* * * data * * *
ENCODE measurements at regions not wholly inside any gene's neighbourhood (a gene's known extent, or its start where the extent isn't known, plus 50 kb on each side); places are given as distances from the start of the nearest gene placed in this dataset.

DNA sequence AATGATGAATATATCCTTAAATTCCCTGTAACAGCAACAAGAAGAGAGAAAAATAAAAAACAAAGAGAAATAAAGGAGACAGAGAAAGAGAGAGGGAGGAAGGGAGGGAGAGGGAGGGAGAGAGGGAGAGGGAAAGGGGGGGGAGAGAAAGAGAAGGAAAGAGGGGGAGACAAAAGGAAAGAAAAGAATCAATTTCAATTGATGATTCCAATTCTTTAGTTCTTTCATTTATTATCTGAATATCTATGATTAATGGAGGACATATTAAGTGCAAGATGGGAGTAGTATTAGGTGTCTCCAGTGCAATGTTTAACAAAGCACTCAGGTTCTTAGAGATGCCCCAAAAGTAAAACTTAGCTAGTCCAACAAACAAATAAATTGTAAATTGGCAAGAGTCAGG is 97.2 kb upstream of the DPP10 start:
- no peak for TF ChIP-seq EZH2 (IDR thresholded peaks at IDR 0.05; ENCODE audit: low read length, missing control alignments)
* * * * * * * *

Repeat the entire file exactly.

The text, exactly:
ENCODE measurements at regions not wholly inside any gene's neighbourhood (a gene's known extent, or its start where the extent isn't known, plus 50 kb on each side); places are given as distances from the start of the nearest gene placed in this dataset.

DNA sequence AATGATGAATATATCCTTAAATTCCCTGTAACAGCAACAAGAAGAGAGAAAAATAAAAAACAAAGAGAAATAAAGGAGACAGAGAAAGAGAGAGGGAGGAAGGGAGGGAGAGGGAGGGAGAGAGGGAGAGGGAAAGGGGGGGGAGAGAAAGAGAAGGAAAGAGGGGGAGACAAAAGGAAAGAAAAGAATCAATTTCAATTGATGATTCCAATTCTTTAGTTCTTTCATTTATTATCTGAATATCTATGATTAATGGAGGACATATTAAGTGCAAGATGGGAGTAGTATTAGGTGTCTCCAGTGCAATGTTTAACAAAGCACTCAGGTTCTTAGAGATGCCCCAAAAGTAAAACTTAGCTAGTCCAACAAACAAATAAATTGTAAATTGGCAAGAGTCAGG is 97.2 kb upstream of the DPP10 start:
- no peak for TF ChIP-seq EZH2 (IDR thresholded peaks at IDR 0.05; ENCODE audit: low read length, missing control alignments)